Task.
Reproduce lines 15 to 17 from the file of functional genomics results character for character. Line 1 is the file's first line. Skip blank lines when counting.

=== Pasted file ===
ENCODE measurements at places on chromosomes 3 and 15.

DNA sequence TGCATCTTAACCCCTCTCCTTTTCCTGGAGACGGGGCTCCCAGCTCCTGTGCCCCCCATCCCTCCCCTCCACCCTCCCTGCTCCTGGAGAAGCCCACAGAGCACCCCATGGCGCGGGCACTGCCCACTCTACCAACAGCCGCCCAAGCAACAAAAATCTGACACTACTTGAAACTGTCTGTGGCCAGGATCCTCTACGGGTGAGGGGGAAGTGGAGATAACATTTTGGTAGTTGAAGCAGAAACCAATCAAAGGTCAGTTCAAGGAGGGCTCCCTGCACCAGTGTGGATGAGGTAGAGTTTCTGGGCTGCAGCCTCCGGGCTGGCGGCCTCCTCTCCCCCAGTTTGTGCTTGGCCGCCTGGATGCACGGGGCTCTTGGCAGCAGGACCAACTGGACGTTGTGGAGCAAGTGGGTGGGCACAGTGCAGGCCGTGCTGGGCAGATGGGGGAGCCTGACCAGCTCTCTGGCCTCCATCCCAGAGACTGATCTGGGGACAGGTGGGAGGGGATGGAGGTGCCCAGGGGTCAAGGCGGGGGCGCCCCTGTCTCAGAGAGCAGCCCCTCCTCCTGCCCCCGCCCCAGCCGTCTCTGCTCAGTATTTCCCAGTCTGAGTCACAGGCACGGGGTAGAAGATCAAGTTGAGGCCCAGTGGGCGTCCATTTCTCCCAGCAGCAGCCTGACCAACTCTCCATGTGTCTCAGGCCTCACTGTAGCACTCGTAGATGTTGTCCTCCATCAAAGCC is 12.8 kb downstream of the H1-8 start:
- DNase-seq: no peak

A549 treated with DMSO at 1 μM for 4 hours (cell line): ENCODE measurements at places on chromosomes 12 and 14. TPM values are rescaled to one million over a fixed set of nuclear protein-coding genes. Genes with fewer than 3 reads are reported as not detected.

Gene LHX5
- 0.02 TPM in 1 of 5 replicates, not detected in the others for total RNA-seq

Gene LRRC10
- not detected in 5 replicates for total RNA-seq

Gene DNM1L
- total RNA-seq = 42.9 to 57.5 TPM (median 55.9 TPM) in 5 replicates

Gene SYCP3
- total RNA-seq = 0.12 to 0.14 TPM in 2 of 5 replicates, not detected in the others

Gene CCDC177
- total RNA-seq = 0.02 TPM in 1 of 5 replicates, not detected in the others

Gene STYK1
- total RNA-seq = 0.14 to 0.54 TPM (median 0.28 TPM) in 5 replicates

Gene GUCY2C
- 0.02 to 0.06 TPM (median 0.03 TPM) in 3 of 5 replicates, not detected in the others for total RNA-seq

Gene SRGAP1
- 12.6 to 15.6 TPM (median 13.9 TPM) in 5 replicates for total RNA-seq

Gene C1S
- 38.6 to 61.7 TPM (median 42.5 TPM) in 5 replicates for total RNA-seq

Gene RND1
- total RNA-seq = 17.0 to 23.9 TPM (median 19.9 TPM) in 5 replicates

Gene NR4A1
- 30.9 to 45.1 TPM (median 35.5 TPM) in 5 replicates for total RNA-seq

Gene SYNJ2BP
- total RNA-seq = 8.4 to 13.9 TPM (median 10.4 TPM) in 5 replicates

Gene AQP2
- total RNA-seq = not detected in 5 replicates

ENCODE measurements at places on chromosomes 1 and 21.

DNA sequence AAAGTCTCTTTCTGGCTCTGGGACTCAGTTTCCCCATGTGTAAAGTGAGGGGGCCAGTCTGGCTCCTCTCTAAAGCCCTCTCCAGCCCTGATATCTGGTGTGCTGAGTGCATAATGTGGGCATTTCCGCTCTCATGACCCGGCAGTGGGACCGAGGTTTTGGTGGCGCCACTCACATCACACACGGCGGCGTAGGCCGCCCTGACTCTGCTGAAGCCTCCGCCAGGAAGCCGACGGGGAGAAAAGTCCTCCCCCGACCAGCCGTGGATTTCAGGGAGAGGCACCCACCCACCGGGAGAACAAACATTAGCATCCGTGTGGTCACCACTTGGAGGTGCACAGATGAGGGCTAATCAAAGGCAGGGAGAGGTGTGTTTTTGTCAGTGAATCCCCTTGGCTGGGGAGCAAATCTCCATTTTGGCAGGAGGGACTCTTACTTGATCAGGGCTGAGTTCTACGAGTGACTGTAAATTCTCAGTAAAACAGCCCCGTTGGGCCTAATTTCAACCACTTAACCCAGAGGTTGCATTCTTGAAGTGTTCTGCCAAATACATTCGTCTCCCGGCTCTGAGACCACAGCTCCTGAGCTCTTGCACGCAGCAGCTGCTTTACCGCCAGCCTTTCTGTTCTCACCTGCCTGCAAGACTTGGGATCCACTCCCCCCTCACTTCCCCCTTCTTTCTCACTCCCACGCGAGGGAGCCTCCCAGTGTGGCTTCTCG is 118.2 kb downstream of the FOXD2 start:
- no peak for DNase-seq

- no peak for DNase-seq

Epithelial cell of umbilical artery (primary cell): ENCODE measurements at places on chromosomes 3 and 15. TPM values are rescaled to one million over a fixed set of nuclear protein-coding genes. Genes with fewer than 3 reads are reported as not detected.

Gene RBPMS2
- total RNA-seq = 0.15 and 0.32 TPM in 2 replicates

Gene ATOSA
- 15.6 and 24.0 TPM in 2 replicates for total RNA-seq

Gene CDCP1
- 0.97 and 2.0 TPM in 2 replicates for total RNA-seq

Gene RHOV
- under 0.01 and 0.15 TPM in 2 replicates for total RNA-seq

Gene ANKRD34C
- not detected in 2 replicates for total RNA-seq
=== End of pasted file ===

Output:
Gene STYK1
- total RNA-seq = 0.14 to 0.54 TPM (median 0.28 TPM) in 5 replicates

Gene GUCY2C